public void setLocationUri(String locationUri) {

    public void setServiceName(String serviceName) {
        this.serviceName = serviceName;

    public void afterPropertiesSet() throws Exception {
        if (!StringUtils.hasText(delegate.getTargetNamespace()) && typesProvider.getSchemaCollection() != null &&
                typesProvider.getSchemaCollection().getXsdSchemas().length > 0) {
            XsdSchema schema = typesProvider.getSchemaCollection().getXsdSchemas()[0];
        if (!StringUtils.hasText(serviceName) && StringUtils.hasText(portTypesProvider.getPortTypeName())) {
            soapProvider.setServiceName(portTypesProvider.getPortTypeName() + "Service");

    public Source getSource() {
        return delegate.getSource();


Furthermore, the defaultWsdl11Definition method of the WebServiceConfig class would change as following (to use the customization above):

@Bean(name = "countries")
public Wsdl11Definition defaultWsdl11Definition(XsdSchema countriesSchema) {
    MyWsdl11Definition wsdl11Definition = new MyWsdl11Definition();
    return wsdl11Definition;

Note the wsdl11Definition.setRequestSuffix(""); which effectively sets the suffix at empty.

After this customization, you can then change the XSD removing the Request suffix, the new GetCountry class would be generated, you would need to manually remove the previously existing GetCountryRequest and fix the compilation errors as mentioned above (test and endpoint class, just don't forget to update the @PayloadRoot annotation as well).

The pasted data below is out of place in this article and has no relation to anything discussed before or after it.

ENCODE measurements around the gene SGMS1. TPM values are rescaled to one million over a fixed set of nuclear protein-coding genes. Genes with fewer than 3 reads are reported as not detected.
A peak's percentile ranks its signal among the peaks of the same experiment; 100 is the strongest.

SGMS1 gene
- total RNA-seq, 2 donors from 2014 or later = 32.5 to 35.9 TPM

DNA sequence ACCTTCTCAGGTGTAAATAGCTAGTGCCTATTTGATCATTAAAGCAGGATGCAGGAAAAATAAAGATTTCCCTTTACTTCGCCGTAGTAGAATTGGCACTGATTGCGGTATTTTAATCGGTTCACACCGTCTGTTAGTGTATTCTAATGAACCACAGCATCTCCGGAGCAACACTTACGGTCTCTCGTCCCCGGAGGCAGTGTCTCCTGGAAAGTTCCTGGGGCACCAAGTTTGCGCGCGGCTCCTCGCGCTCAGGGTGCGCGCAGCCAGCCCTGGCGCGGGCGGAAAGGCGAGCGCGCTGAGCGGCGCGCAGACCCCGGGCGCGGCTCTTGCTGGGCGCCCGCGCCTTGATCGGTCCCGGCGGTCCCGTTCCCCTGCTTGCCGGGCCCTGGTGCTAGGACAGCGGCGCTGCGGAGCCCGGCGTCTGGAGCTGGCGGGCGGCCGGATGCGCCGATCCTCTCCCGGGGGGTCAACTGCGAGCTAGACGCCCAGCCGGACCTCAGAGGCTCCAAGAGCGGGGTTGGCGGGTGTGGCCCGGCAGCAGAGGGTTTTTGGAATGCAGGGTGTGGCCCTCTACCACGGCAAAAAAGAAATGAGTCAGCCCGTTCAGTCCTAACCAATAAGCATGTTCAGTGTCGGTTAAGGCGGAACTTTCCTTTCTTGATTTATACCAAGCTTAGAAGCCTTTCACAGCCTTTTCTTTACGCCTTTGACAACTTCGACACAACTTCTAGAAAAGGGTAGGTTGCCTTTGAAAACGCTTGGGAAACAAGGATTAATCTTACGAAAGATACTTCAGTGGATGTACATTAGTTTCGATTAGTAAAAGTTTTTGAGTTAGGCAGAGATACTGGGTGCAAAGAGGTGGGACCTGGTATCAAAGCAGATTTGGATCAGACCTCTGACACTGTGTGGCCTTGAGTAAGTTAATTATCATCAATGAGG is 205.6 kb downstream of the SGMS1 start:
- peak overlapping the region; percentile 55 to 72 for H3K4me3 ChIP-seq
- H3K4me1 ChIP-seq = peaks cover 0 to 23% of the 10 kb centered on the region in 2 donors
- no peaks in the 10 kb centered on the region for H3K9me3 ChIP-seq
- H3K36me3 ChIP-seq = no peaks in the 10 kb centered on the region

Build would then run fine. Running the Application main, the generated WSDL would then contain as requested:

<wsdl:binding name="CountriesPortSoap11" type="tns:CountriesPort">
<soap:binding style="document" transport=""/>
<wsdl:operation name="getCountry">
  <soap:operation soapAction=""/>
  <wsdl:input name="getCountry">
    <soap:body use="literal"/>
  <wsdl:output name="getCountryResponse">
    <soap:body use="literal"/>

Hope it helps. This is a real example of what convention over configuration greatly provides and what instead a small unforeseen change in a framework would then mean in terms of writing code and adding customization.

Spring-WS automatic wsdl exposure feature is based on conventions described at

The tutorial you use as a starting point is using annotations instead of namespace, but there should be a way to specify requestSuffix and responseSuffix properties mentioned in the documentation. However I am afraid that you can not keep them blank.

Alternatively you can expose manually written WSDL. I suggest to do that since you have wsdl given from the beginning.